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Sometimes when I use assemblies that have an asynchronous approach for interaction (you call a method and then you get an event back with the answer) I like to convert them to synchrounus methods by embedding the event handler in the method.

The question is; I don't see this kind of code any where else so I'm getting a nasty feeling that there is some major drawback with this approach that I have missed and that everybody else is seeing. So what do you think - is it ok to write code like this?

Simple example of Logon method that embedds the event handler for the connection event.

    private void Logon(GatewayConnection connection)
        const int fiveSecondTimeout = 5000;
        ManualResetEvent waitUntilOnlineEvent = new ManualResetEvent(false);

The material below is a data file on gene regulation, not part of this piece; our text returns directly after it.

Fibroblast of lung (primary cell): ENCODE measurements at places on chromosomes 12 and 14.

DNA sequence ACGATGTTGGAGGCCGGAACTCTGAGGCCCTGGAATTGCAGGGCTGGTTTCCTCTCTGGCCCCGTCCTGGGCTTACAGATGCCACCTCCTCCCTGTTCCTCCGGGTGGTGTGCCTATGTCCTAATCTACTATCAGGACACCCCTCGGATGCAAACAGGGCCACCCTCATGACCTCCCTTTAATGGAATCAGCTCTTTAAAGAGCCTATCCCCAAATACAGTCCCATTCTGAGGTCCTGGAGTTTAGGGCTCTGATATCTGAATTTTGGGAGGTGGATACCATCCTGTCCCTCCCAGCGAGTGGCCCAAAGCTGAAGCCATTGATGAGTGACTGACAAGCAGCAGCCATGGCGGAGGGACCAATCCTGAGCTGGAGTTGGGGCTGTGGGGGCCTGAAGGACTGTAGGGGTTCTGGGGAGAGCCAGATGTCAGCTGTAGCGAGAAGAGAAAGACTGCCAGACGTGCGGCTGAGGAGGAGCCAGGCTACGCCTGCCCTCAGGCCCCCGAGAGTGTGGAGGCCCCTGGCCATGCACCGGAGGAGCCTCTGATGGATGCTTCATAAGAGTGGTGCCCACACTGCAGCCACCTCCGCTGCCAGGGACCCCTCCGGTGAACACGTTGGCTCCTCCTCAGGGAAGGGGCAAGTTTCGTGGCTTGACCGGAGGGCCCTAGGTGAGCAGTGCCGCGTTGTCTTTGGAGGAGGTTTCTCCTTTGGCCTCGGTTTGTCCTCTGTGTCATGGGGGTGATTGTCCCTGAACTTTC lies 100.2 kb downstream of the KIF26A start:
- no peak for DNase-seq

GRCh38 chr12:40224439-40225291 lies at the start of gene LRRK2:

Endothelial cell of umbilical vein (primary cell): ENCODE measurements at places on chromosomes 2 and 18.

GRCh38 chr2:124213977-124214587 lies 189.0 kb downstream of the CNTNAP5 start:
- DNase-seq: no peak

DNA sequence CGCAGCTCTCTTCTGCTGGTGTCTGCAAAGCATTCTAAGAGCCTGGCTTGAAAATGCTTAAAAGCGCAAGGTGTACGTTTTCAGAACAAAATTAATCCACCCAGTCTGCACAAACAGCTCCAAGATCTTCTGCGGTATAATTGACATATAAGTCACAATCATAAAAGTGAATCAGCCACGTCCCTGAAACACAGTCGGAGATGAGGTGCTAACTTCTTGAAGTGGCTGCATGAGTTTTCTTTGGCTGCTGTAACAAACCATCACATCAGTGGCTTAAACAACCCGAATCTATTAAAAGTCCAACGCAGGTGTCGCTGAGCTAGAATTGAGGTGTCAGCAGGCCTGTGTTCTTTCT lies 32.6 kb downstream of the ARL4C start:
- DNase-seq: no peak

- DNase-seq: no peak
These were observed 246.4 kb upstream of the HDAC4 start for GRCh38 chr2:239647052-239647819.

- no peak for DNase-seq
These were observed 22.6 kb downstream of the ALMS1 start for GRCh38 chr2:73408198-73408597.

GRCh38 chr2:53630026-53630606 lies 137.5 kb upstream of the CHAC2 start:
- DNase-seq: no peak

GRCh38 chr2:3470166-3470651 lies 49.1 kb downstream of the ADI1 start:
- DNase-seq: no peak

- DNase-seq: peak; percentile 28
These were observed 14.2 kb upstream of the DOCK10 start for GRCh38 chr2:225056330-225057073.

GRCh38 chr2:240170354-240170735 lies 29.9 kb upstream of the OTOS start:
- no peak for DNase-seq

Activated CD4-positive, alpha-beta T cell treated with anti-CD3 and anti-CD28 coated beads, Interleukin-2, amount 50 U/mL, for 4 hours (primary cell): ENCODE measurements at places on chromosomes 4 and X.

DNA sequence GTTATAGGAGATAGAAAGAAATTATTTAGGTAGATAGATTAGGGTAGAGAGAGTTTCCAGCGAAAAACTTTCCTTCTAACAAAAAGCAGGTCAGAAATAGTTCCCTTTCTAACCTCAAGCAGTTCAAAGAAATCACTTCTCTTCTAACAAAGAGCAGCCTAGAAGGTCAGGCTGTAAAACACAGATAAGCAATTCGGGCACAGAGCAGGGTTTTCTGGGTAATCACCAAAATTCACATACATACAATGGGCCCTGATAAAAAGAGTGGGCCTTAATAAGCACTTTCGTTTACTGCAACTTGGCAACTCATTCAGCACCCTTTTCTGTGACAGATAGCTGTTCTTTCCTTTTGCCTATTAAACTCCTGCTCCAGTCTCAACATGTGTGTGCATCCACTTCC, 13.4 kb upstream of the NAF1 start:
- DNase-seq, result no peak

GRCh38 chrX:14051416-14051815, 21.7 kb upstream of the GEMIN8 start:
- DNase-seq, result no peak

EventHandler<ConnectionEventArgs> connectionHandler = (sender, e) =>
                                                if (connection.Status == ConnectionStatus.Connected)

        connection.ConnectionEvent += connectionHandler;
        bool timeoutReached = !waitUntilOnlineEvent.WaitOne(fiveSecondTimeout);
        connection.ConnectionEvent -= connectionHandler;

        if (timeoutReached)
            throw new ApplicationException("Logon failure");

I also think that this type of code, even if the actual method can become a little bit complex, can help in keeping a class that encapsulates a object with a lot of events clean and easy to read.

share|improve this question
I see nothing wrong with this approach. Its just some kind of synchronizing an asynchronous method. You could refactor your method so that you can use it with any asnyc method. – Jan Nov 21 '12 at 14:23
In his book "CLR via C# 3rd Edition" Jeffrey Richter shows an example on how to convert the Event Asynchronous Pattern to a Task. He also shows how to convert the Async Programming Model to a Task. By the way have a look at this article on MSDN comparing ManualResetEvent and ManualResetEventSlim ( If the event is very short then ManualResetEventSlim can perform better. In your specific example it will probably not, though. – Panos Rontogiannis Nov 21 '12 at 15:11

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